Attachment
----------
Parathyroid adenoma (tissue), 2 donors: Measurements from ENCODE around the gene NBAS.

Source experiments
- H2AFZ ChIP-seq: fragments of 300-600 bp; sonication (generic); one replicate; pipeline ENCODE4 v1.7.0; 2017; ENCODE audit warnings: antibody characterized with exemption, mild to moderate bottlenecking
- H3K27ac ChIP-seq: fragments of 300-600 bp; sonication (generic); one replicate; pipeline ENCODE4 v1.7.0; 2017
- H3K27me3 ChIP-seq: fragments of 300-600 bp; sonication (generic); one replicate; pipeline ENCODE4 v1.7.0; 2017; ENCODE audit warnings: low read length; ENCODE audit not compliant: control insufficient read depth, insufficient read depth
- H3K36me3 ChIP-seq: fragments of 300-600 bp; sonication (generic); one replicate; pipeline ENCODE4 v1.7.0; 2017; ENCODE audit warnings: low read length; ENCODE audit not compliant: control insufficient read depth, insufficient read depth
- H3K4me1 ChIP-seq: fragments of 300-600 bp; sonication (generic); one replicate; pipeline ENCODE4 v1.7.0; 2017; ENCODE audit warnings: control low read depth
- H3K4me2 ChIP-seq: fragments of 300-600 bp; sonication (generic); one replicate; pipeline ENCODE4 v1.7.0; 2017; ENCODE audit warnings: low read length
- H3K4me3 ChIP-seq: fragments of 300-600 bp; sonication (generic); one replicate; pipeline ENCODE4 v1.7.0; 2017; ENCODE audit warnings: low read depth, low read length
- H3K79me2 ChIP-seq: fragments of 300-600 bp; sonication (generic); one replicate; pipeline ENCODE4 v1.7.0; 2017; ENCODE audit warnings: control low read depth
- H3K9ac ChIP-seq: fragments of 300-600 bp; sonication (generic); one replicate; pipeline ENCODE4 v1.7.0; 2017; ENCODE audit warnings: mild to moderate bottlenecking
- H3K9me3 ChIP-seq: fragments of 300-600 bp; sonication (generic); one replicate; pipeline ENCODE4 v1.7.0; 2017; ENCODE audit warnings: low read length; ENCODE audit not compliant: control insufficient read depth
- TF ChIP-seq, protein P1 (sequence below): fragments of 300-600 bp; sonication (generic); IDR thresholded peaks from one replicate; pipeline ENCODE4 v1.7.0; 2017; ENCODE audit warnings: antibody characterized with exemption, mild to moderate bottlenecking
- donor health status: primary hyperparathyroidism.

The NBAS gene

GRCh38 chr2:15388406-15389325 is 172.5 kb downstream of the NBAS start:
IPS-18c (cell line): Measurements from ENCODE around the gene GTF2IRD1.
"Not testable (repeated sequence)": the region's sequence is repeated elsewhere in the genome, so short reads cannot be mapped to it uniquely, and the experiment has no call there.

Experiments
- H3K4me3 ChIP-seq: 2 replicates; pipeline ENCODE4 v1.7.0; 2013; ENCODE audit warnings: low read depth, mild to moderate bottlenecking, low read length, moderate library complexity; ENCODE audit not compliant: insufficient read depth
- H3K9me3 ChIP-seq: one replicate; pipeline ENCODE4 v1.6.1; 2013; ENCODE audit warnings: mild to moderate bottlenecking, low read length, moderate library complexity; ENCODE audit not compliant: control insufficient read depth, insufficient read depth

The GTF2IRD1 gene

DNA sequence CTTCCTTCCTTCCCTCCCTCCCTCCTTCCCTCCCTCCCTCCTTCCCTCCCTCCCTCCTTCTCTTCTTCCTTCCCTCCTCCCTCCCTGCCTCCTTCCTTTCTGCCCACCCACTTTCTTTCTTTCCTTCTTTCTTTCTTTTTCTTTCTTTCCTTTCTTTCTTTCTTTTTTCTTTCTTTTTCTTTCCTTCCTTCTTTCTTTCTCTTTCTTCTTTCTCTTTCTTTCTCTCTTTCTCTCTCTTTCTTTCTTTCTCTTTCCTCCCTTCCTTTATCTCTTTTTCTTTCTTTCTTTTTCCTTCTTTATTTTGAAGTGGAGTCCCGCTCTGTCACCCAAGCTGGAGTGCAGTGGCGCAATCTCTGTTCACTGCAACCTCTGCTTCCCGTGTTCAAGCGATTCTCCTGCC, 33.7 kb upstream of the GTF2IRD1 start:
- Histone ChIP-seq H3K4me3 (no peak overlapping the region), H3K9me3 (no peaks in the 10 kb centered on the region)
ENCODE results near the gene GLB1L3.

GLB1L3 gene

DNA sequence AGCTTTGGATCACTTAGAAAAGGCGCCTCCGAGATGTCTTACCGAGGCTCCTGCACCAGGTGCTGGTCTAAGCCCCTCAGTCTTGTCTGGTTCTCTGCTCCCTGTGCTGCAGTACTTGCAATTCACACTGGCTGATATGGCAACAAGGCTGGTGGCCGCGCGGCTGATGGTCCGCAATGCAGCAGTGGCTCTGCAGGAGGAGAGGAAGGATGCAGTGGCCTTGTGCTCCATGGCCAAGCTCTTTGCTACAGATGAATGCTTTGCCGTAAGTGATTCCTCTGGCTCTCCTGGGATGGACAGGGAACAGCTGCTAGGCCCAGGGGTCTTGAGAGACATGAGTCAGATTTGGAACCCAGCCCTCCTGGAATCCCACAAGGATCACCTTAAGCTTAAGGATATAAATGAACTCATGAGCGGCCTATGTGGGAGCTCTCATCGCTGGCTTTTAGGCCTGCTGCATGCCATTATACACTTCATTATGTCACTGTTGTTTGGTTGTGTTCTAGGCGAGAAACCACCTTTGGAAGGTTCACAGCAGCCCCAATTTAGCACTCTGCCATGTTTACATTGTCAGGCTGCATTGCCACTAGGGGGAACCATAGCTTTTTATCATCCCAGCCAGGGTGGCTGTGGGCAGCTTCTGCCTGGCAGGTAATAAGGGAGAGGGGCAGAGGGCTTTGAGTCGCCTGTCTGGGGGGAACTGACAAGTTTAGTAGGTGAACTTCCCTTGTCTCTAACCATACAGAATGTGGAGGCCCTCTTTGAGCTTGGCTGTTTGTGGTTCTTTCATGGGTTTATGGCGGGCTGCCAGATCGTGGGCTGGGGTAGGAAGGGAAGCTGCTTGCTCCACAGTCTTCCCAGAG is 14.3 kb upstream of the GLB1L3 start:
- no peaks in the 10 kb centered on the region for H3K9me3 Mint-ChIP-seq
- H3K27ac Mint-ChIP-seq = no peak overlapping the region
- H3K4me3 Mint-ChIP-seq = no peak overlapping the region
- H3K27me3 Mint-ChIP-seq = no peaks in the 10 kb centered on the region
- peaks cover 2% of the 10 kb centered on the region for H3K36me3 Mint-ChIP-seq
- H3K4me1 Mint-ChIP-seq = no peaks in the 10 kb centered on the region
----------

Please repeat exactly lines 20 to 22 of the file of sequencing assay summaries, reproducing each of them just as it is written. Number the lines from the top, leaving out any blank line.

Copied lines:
- H3K4me3 ChIP-seq: 2 replicates; pipeline ENCODE4 v1.7.0; 2013; ENCODE audit warnings: low read depth, mild to moderate bottlenecking, low read length, moderate library complexity; ENCODE audit not compliant: insufficient read depth
- H3K9me3 ChIP-seq: one replicate; pipeline ENCODE4 v1.6.1; 2013; ENCODE audit warnings: mild to moderate bottlenecking, low read length, moderate library complexity; ENCODE audit not compliant: control insufficient read depth, insufficient read depth

The GTF2IRD1 gene